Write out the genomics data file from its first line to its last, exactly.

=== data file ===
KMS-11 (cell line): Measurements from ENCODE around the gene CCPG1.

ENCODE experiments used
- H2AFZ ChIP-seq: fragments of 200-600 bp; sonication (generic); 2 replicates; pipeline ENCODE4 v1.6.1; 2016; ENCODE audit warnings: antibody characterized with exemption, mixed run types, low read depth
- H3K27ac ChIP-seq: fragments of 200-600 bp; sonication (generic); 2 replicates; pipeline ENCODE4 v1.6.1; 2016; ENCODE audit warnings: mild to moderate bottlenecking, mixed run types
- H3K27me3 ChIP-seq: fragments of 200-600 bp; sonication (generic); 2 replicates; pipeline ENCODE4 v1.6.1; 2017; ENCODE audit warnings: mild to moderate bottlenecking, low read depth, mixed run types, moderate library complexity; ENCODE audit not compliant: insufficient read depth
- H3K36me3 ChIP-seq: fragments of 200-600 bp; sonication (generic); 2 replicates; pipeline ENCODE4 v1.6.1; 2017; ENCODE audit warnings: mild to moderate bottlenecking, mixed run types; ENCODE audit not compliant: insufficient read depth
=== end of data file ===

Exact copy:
KMS-11 (cell line): Measurements from ENCODE around the gene CCPG1.

ENCODE experiments used
- H2AFZ ChIP-seq: fragments of 200-600 bp; sonication (generic); 2 replicates; pipeline ENCODE4 v1.6.1; 2016; ENCODE audit warnings: antibody characterized with exemption, mixed run types, low read depth
- H3K27ac ChIP-seq: fragments of 200-600 bp; sonication (generic); 2 replicates; pipeline ENCODE4 v1.6.1; 2016; ENCODE audit warnings: mild to moderate bottlenecking, mixed run types
- H3K27me3 ChIP-seq: fragments of 200-600 bp; sonication (generic); 2 replicates; pipeline ENCODE4 v1.6.1; 2017; ENCODE audit warnings: mild to moderate bottlenecking, low read depth, mixed run types, moderate library complexity; ENCODE audit not compliant: insufficient read depth
- H3K36me3 ChIP-seq: fragments of 200-600 bp; sonication (generic); 2 replicates; pipeline ENCODE4 v1.6.1; 2017; ENCODE audit warnings: mild to moderate bottlenecking, mixed run types; ENCODE audit not compliant: insufficient read depth